As Hutchinson was about to begin his super-secret briefing Wednesday, two shadowy figures in dark suits showed up in the Speaker’s Lobby just off the House chamber on the second floor of the Capitol.

The alert doorkeepers demanded to see some identification from the two men.

“I’m with the CIA,” said one of the men. “I’m here for the briefing.”

One of the doorkeepers helpfully told the pair from the agency that found out about the collapse of the Berlin Wall on CNN that they had landed in the wrong room. They were eventually pointed in the right direction, and the future of the Republic was assured.

Earl-vis Is Alive and Well. Veteran lawmakers like Rep. Earl Pomeroy (D-N.D.) are always trying to find ways to make the drab old game of fundraising a little bit more interesting.

Hence the fundraiser earlier this week in which the Congressman donned a flashy jacket and bizarre sunglasses and introduced himself as “Earl-vis Presley” to the crowd at the National Democratic Club.

The female lobbyists who attended were also jokingly calling it the “Girls for Earl” breakfast.

“This is a place where you ought to take your work seriously but yourself not too seriously,” Pomeroy told HOH. “So we had a laugh. You can call it the ‘Revenge of the Nerds.’”

According to witnesses, he sung a few bars of “Viva North Dakota” at the fundraiser and was implored to stop.

Getting His Filner. Even though he has the highest concentration of Filipino-Americans in his district, Rep. Bob Filner (D-Calif.) wasn’t invited to the State Dinner that President Bush threw for Philippine President Gloria Macapagal-Arroyo.

Filner circumvented the White House planners by accepting House Minority Leader Nancy Pelosi’s (D-Calif.) invitation to come along to the dinner as her guest.

“In the receiving line I could see the president looking at me thinking, ‘What’s that liberal Democrat doing here?’” Filner told HOH.

So the Congressman decided to put POTUS at ease, comparing the situation to a wedding where the friends of the bride and the friends of the groom may not be too familiar with each other.

“Don’t worry Mr. President, I’m with the bride,” he joked.

Radio Free Sanders. Rather than just griping about what he believes to be a corporate-dominated media and conservative-dominated talk radio, Rep. Bernie Sanders (I-Vt.) has decided to launch his very own radio show.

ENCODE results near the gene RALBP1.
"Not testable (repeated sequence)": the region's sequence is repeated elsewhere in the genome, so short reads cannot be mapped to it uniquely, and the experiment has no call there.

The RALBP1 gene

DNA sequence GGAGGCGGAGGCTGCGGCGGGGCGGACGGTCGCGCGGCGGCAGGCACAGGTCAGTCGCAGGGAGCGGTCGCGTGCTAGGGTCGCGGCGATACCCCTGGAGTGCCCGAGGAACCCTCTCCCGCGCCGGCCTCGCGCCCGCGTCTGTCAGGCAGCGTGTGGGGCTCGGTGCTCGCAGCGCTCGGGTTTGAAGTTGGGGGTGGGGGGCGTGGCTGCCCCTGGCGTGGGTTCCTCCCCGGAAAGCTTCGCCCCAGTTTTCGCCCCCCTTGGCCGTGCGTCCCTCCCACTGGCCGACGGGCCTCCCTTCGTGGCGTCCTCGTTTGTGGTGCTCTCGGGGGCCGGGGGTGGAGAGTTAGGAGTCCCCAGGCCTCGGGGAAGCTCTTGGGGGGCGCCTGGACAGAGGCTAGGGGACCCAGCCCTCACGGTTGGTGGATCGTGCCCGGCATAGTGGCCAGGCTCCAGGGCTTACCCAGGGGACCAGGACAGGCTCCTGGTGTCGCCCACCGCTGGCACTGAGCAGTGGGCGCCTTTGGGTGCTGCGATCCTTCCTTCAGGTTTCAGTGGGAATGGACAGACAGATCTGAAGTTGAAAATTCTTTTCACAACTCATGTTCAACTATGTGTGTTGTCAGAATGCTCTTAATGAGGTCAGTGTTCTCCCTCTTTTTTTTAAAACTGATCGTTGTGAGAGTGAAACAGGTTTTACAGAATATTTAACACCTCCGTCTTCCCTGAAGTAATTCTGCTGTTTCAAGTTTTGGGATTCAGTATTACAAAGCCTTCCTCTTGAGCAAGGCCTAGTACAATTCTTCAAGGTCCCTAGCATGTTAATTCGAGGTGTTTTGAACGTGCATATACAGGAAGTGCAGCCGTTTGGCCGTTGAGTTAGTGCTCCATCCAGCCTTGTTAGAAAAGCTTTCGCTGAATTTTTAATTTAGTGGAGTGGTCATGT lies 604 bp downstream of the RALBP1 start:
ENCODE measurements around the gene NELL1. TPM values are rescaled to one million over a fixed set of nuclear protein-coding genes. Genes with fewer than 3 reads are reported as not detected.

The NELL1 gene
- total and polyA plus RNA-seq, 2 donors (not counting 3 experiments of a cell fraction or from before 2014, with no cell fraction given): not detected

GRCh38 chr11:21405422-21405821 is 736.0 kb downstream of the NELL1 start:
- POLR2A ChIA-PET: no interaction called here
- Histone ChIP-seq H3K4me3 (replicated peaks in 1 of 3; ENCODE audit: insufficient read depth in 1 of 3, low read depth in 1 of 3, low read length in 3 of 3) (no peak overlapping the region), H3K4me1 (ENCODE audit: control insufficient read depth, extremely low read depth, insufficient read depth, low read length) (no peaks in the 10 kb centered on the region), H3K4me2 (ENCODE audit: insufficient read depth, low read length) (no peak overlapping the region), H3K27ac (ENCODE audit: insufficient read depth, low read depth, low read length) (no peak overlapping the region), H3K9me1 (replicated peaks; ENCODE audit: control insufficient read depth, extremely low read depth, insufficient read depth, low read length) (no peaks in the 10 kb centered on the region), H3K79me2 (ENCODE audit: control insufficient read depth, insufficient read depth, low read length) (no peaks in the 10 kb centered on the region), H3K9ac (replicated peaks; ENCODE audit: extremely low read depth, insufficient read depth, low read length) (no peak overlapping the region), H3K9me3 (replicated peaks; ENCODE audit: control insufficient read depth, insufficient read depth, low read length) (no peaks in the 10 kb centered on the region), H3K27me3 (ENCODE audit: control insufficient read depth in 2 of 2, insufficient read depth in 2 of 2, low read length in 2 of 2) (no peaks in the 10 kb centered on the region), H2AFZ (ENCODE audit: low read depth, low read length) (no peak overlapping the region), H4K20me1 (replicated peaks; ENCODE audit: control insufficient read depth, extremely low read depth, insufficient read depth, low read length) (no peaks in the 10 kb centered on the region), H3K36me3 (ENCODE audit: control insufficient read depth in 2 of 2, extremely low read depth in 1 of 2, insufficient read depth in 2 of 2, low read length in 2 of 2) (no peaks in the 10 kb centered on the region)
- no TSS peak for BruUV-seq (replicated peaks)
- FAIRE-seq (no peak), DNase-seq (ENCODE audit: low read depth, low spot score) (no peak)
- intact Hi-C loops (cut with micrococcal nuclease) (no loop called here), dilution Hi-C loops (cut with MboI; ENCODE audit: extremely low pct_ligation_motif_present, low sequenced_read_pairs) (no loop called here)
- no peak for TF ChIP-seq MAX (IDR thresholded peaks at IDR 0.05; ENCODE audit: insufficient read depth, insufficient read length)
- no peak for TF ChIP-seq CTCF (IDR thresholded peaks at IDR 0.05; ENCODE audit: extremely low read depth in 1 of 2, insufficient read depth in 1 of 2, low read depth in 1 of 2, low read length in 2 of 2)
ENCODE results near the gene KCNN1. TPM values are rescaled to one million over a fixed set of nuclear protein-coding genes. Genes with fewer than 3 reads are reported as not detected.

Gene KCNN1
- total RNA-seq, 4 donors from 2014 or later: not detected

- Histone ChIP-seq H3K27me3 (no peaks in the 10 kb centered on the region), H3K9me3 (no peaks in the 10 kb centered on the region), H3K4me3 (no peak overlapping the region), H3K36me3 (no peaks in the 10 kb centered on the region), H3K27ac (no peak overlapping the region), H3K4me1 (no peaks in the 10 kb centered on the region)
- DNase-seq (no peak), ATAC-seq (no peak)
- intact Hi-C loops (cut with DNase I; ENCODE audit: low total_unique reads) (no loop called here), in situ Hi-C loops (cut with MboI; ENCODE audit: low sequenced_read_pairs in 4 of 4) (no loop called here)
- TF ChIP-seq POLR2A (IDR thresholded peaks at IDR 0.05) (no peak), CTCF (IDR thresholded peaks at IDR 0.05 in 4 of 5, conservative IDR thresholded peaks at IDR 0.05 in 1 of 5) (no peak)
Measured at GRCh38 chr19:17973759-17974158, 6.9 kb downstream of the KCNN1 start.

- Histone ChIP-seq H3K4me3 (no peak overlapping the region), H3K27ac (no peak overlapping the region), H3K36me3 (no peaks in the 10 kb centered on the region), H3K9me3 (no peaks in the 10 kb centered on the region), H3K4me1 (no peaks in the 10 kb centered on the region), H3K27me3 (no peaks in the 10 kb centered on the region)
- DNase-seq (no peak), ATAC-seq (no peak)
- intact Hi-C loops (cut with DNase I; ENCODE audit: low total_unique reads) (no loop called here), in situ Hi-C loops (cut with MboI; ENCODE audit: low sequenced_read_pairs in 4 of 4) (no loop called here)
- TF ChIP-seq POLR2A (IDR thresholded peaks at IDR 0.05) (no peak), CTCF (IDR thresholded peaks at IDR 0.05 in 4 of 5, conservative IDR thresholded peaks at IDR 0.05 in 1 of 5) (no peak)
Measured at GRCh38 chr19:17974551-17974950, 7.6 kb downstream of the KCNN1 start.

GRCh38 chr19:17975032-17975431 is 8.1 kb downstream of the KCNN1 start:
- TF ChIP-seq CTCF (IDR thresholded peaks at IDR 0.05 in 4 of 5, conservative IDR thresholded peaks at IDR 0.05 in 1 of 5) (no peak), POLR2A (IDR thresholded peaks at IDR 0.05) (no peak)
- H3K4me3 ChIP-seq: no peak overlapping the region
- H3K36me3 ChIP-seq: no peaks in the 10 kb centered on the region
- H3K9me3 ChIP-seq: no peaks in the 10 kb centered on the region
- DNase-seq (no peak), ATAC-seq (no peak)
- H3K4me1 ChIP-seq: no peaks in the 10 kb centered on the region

The only (admitted) Socialist in Congress, who says he’s tired of liberals conceding the airwaves to Rush Limbaugh, Sean Hannity and Oliver North et al, believes he has the conservatives on the run.

“I hear Hannity’s quitting,” he quipped to HOH.

The one-hour show — which will run Mondays on locally owned WDEV in Waterbury, Vt. — had liberal author Eric Alterman and Rep. Jerrold Nadler (D-N.Y.) as its first guests this week.

“In a nation that is pretty much divided right down the middle, talk radio is dominated by right-wing hosts,” said Sanders. “If freedom means anything, the American people have got to hear both sides of the story.”

On the issue of corporate domination, Sanders couldn’t help asking HOH brusquely, “Who owns you?”

And as for the format of his show, he said, “It’s a work in progress.”

Honoring Matsui. Colleagues hosted a fundraiser for Democratic Congressional Campaign Committee Chairman Robert Matsui’s (Calif.) celebrating the 25th anniversary of his election to Congress.

The dinner featured a tribute video with everyone from Sen. Hillary Rodham Clinton (D-N.Y.) to conservative columnist Bob Novak singing the praises of Matsui.

Senate Minority Leader Tom Daschle (D-S.D.), who was elected to the House in the class of 1978 with Matsui, quipped, “We’re about the same height, so we saw eye to eye on everything.”

Beat the Press. Senate Democratic Policy Chairman Byron Dorgan (N.D.) is also not too pleased with the media these days.

Dorgan got pretty upset during Wednesday night’s floor debate over whether the defense authorization bill should open the door to developing “new” nuclear weapons.

“It’s about as important a debate as we’ll have in this Senate for some while,” he said. “The press gallery is empty because this is not some sex scandal. You know, it doesn’t have sensational aspects to it. It’s not a murder investigation. It’s about whether this country ought to decide now to begin procuring additional nuclear weapons.”

She’s Back. Former Attorney General Janet Reno was spotted outside the Russell Senate Office Building on Tuesday night, all by herself.

“Just visiting some old friends,” she told HOH.

John Bresnahan contributed to this report.